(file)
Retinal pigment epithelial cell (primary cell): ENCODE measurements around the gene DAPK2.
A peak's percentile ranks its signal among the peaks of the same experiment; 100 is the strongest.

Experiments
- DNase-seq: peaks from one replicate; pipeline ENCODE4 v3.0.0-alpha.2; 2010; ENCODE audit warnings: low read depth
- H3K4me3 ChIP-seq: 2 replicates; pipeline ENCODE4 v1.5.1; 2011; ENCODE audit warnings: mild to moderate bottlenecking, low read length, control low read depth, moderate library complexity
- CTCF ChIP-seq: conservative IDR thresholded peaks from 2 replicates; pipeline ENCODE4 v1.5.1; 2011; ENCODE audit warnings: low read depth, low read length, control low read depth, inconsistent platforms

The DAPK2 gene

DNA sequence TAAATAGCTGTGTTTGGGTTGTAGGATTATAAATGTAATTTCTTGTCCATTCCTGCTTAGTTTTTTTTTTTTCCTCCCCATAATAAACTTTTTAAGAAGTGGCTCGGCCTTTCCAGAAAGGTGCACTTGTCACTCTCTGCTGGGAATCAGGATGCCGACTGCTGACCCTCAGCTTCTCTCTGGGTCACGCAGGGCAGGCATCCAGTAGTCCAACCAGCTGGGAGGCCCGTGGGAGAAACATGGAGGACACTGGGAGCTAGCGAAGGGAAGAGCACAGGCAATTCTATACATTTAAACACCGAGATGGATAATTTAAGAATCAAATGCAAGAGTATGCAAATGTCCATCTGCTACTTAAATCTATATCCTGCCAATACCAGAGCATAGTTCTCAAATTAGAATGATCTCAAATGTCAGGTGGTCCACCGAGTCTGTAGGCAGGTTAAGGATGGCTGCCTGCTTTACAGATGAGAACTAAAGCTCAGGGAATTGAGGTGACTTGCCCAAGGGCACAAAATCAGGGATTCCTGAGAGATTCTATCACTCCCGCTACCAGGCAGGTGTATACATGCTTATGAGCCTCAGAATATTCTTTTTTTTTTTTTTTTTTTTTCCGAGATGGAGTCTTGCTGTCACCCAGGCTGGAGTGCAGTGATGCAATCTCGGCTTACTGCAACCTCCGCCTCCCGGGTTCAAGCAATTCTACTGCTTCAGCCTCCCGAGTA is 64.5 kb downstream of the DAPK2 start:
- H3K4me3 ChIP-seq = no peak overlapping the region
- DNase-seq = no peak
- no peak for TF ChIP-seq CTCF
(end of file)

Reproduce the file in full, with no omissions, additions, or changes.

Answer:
Retinal pigment epithelial cell (primary cell): ENCODE measurements around the gene DAPK2.
A peak's percentile ranks its signal among the peaks of the same experiment; 100 is the strongest.

Experiments
- DNase-seq: peaks from one replicate; pipeline ENCODE4 v3.0.0-alpha.2; 2010; ENCODE audit warnings: low read depth
- H3K4me3 ChIP-seq: 2 replicates; pipeline ENCODE4 v1.5.1; 2011; ENCODE audit warnings: mild to moderate bottlenecking, low read length, control low read depth, moderate library complexity
- CTCF ChIP-seq: conservative IDR thresholded peaks from 2 replicates; pipeline ENCODE4 v1.5.1; 2011; ENCODE audit warnings: low read depth, low read length, control low read depth, inconsistent platforms

The DAPK2 gene

DNA sequence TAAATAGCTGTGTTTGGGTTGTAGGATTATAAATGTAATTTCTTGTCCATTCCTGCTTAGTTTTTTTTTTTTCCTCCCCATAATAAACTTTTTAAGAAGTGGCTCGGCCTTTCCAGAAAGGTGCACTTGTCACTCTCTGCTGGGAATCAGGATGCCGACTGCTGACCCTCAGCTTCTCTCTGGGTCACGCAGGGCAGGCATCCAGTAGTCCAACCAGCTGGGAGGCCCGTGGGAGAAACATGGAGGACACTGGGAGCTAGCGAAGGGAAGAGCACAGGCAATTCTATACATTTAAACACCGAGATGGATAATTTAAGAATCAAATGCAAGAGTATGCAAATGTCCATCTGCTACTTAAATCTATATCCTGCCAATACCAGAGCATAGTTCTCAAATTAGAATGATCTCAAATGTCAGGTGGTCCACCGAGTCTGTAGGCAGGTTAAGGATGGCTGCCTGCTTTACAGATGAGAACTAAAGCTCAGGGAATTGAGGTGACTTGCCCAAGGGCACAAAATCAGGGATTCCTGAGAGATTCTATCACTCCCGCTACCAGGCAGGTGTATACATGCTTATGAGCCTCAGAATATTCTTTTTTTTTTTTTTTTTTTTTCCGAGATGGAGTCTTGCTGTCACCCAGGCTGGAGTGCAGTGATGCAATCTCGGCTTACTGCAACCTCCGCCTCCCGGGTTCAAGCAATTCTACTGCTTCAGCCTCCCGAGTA is 64.5 kb downstream of the DAPK2 start:
- H3K4me3 ChIP-seq = no peak overlapping the region
- DNase-seq = no peak
- no peak for TF ChIP-seq CTCF